The mayor of Minneapolis called on prosecutors Wednesday to file criminal charges against a white police officer seen in a viral video pressing his knee into the neck of an African American man who is repeatedly heard in the footage saying "I can't breathe" before he died.
Mayor Jacob Frey said at a news conference that he has contacted the office of Hennepin County Attorney Mike Freeman to demand justice for George Floyd and his family.
"I've wrestled with, more than anything else over the last 36 hours, one fundamental question: Why is the man who killed George Floyd not in jail?" Frey said. "If you had done it, or I had done it, we would be behind bars right now. I cannot come up with a good answer to that question and so I'm calling upon Hennepin County Attorney Mike Freeman to act on the evidence before him. I'm calling on him to charge the arresting officer in this case."
Frey's comments came a day after protesters took to the streets of Minneapolis to demand justice for Floyd. The demonstrators clashed with police, who sprayed chemical irritants on them in an attempt to disperse the large crowd.
Floyd died shortly after he was apprehended by Minneapolis police on Monday. Video emerged on social media showing a police officer with his knee on Floyd's neck as Floyd, who was handcuffed, begged for mercy.
"I can't breathe, please, the knee in my neck," Floyd is heard saying to the officer, identified as Officer Derek Chauvin, who had him pinned to the ground. "I can't move ... my neck ... I'm through, I'm through."
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Officers Chauvin, Tou Thao, who is also seen in the video, and Thomas Lane and J. Alexander Kueng, who were also involved in the incident, were fired on Tuesday by Police Chief Medaria Arradondo.
Frey said he made his decision to asked that criminal charges be filed in the case based primarily on the video of the incident.
"There are events in our city that shape us. There are precedents and protocols sitting in the reserves of institutions just like this one that will give you about a thousand reasons not to do something, not to speak out, not to act so quickly," Frey said. "We cannot turn a blind eye. It is on us as leaders to see this for what it is and call it what it is. George Floyd deserves justice, his family deserves justice, the black community deserves justice and our city deserves justice."
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While autopsy results determining the cause of Floyd's death have not been released, Frey said that "what I can say with certainty based on what I saw, is that the individual, the officer who had his knee on the neck of George Floyd, should be charged."
According to the police watchdog group Communities United Against Police Brutality, Chauvin was one of six Minneapolis police officers involved in an October 2006 incident in which police fatally shot Wayne Reyes, who was suspected of stabbing his girlfriend and a male friend. Hennepin County officials confirmed to ABC News that a grand jury declined to indict the officers of wrongdoing.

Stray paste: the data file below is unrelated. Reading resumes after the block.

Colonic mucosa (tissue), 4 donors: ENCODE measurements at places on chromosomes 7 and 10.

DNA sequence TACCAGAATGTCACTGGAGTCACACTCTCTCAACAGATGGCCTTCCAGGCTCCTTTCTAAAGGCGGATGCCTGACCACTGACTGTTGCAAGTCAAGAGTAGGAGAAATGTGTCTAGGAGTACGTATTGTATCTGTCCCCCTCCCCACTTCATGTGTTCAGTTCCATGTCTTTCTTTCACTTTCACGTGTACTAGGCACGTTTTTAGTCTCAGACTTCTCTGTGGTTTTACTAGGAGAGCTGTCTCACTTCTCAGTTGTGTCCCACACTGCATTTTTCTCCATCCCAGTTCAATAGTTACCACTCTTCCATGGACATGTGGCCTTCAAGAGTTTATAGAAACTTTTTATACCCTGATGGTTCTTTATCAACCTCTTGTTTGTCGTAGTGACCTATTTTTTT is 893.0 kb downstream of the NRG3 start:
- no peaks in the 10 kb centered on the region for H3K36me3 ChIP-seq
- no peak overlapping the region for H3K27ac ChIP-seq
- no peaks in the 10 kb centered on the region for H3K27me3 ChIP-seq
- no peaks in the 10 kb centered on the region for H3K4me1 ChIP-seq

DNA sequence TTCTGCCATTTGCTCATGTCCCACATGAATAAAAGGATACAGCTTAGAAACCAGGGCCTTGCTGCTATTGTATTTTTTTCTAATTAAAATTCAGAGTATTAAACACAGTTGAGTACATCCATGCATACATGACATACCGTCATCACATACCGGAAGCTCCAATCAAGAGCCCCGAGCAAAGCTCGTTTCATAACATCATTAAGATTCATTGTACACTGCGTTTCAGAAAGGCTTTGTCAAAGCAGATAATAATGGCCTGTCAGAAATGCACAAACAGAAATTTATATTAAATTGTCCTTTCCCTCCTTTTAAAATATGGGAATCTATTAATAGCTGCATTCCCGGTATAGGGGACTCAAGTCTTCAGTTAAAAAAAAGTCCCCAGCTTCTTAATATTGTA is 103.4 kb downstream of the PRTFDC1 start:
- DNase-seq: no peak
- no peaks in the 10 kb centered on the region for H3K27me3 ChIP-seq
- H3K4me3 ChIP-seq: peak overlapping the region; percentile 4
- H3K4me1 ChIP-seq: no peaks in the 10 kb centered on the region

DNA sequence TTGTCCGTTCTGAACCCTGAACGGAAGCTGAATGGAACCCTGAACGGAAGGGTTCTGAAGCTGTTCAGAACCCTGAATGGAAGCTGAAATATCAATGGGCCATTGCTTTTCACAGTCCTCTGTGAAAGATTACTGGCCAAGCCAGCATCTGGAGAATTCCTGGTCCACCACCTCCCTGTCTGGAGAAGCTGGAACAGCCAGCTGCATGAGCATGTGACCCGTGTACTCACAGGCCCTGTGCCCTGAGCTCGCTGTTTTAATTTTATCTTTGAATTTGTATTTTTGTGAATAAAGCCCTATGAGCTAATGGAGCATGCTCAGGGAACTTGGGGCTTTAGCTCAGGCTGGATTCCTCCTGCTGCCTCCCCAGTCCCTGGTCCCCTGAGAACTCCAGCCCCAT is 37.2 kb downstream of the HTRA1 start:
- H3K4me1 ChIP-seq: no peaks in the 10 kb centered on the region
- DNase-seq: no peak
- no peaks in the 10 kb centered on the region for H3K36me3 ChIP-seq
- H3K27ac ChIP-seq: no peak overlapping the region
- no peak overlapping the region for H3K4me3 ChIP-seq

Thao was named in an "unreasonable use of force" lawsuit that was settled out of court for $25,000 in 2017, according to attorney Seth Leventhal, who represented the plaintiff, Lamar Ferguson, in the case. The complaint filed in the case alleged that Ferguson was handcuffed when he suffered "punches, kicks and knees to the face and body" that left him with broken teeth and bruising. Ferguson alleged in the complaint that he was walking home with his pregnant girlfriend when Thao and another officer stopped him without cause and began questioning him about a previous incident they suspected involved Ferguson's family members.
Mayor Frey would not specify what charges he would like to see filed in the Floyd case.
"I do not want to get into the fundamentals of different classifications of murder. I do not want to get into the fundamentals of any one specific charge or any one individual," he said. "I'm not going to weigh in on the evidence. I know there's clearly more evidence to come, but I will say that based on what I saw in the video this is the decision that I am making, obviously not as a prosecutor."
Freeman's office issued a statement in respond to Frey's request, saying, "We are working with the Minnesota Bureau of Criminal Apprehension and the Hennepin County Medical Examiner to expeditiously gather and review all of the evidence in the tragic death of Mr. George Floyd. The videotaped death of Mr. Floyd, which has outraged us and people across the country, deserves the best we can give and that is what this office will do."
The Minneapolis Police Department said in a statement Monday that their officers initially confronted Floyd after being called to the scene "on a report of a forgery in progress." The officers were advised that the suspect "appeared to be under the influence" and that he "physically resisted officers."
The department said Floyd "appeared to be suffering medical distress" and that officers called an ambulance. Floyd was taken to the Hennepin County Medical Center in Minneapolis, where he was pronounced dead. Police officials said no weapons were found on Floyd and none of the officers involved in the incident were injured.
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Frey's statements echoed those made by Floyd's sister, Bridgett Floyd, during an interview Wednesday morning on ABC's "Good Morning America."
She said terminating the officers is "definitely not enough justice for me or my family."
"They murdered my brother. They killed him," Bridgett Floyd said. "Firing them is just not enough."
Minneapolis mayor calls for charges against white officer in death of African American man George Floyd originally appeared on abcnews.go.com